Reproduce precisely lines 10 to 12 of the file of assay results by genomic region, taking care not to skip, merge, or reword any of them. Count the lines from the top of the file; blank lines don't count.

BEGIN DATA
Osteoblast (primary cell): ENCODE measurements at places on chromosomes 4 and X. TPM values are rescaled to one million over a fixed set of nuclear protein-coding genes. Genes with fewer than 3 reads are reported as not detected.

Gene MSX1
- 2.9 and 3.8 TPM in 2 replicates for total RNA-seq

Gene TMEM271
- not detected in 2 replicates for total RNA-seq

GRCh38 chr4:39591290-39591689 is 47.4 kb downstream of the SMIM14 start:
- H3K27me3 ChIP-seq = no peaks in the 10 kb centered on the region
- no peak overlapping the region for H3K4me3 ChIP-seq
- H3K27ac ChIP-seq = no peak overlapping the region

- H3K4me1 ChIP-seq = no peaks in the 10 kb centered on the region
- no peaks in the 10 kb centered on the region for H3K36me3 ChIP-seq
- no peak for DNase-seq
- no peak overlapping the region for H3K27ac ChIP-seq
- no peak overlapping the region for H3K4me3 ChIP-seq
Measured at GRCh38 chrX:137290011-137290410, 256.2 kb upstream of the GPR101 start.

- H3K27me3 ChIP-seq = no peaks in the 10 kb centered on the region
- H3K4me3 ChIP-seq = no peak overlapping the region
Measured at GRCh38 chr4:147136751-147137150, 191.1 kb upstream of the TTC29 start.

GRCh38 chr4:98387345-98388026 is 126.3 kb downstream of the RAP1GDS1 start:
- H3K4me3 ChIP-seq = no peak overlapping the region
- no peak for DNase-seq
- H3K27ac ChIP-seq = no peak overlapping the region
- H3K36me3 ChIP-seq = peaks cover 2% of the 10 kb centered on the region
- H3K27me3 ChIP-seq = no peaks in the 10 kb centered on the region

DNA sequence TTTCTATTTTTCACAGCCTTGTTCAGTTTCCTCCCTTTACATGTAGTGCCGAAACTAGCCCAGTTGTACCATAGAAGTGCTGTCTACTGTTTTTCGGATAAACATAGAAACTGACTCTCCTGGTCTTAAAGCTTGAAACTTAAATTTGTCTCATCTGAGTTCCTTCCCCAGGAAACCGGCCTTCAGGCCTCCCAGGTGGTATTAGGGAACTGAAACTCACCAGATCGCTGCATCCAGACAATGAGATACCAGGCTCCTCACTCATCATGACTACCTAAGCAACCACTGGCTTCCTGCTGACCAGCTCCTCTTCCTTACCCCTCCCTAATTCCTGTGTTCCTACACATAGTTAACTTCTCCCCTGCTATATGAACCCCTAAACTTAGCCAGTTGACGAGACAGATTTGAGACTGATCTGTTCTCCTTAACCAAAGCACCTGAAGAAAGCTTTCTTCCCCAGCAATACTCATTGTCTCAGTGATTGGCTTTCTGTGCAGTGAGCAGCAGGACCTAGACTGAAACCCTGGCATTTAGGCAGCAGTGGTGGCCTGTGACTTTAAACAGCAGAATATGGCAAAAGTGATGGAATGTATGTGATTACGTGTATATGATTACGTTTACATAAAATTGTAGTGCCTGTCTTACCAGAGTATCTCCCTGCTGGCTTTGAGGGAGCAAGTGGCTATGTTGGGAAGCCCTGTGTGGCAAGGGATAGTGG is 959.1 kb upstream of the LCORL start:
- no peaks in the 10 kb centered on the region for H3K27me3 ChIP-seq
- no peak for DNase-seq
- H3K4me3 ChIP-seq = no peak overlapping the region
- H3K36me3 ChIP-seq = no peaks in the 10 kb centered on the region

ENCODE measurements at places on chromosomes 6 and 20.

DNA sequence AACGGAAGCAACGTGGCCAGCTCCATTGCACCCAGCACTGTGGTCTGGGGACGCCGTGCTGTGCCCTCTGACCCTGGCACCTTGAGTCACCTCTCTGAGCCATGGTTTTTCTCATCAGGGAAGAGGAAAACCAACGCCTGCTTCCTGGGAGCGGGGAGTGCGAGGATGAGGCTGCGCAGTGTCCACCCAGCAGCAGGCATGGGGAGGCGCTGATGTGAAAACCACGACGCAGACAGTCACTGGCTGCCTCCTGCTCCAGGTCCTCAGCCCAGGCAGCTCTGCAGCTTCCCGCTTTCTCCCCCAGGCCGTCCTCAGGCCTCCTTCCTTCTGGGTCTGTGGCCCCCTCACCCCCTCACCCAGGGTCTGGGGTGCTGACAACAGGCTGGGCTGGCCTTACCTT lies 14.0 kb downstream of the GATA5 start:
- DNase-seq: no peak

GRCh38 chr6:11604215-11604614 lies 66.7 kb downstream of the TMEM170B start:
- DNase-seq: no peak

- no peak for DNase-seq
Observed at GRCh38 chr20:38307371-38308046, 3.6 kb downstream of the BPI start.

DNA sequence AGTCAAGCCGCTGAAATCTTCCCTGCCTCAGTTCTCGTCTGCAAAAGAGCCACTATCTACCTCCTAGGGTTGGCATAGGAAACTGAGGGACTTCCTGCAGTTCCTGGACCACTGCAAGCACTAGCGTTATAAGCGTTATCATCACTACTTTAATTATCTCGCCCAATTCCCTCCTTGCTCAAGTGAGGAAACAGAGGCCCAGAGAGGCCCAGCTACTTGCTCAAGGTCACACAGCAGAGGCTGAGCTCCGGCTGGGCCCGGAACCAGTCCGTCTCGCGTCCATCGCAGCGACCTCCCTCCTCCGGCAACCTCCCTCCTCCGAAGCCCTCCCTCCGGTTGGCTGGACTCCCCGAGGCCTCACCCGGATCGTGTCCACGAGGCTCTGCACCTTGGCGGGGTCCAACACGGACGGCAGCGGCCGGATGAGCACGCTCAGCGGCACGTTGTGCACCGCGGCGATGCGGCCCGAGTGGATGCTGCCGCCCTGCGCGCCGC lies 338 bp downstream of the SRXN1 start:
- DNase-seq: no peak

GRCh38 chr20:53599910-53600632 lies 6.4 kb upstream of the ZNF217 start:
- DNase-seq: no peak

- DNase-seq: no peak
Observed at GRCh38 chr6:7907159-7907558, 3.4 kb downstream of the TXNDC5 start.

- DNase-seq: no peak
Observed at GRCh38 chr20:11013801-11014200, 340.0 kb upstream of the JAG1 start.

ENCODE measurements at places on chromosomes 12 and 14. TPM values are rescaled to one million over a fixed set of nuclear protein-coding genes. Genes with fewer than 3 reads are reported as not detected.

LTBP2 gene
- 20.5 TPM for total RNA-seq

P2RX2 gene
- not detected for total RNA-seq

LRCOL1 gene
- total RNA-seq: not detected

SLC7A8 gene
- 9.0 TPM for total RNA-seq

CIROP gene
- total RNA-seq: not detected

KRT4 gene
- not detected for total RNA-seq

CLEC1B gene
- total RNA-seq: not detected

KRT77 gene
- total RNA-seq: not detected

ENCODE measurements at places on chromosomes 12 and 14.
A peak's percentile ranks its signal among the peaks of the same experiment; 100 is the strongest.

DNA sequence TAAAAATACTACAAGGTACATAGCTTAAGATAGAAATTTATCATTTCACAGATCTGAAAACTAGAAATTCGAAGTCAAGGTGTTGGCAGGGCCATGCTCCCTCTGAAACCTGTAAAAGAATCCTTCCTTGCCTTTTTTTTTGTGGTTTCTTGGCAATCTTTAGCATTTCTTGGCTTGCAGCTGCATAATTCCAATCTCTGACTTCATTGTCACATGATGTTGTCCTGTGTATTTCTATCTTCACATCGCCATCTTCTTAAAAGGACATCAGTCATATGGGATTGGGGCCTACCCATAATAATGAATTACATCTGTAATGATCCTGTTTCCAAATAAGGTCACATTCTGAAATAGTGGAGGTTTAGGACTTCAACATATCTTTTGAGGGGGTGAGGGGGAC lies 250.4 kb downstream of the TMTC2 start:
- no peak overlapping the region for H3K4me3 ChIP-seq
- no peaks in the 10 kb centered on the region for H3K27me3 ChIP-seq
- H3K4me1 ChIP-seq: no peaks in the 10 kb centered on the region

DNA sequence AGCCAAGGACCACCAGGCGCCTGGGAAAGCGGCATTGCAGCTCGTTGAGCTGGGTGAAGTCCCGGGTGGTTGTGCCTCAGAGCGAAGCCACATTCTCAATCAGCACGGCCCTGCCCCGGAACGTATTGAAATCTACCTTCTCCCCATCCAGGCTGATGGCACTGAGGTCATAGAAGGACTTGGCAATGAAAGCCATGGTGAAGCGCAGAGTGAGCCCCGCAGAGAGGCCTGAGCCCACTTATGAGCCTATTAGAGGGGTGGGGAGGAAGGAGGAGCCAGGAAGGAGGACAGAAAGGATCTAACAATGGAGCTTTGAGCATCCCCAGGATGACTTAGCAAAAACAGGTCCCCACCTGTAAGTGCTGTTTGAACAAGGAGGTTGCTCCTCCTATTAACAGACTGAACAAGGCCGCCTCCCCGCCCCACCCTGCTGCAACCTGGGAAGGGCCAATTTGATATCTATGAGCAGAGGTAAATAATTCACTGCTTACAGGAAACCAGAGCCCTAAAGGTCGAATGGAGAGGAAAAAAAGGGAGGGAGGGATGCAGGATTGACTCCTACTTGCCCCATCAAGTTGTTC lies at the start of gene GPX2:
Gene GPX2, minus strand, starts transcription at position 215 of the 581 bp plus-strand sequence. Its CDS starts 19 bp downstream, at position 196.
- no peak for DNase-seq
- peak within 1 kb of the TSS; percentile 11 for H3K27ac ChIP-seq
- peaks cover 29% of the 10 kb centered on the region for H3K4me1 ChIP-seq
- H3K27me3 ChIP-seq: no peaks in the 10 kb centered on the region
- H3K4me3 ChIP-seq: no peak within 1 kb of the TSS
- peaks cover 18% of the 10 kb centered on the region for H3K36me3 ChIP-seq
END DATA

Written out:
- H3K4me1 ChIP-seq = no peaks in the 10 kb centered on the region
- no peaks in the 10 kb centered on the region for H3K36me3 ChIP-seq
- no peak for DNase-seq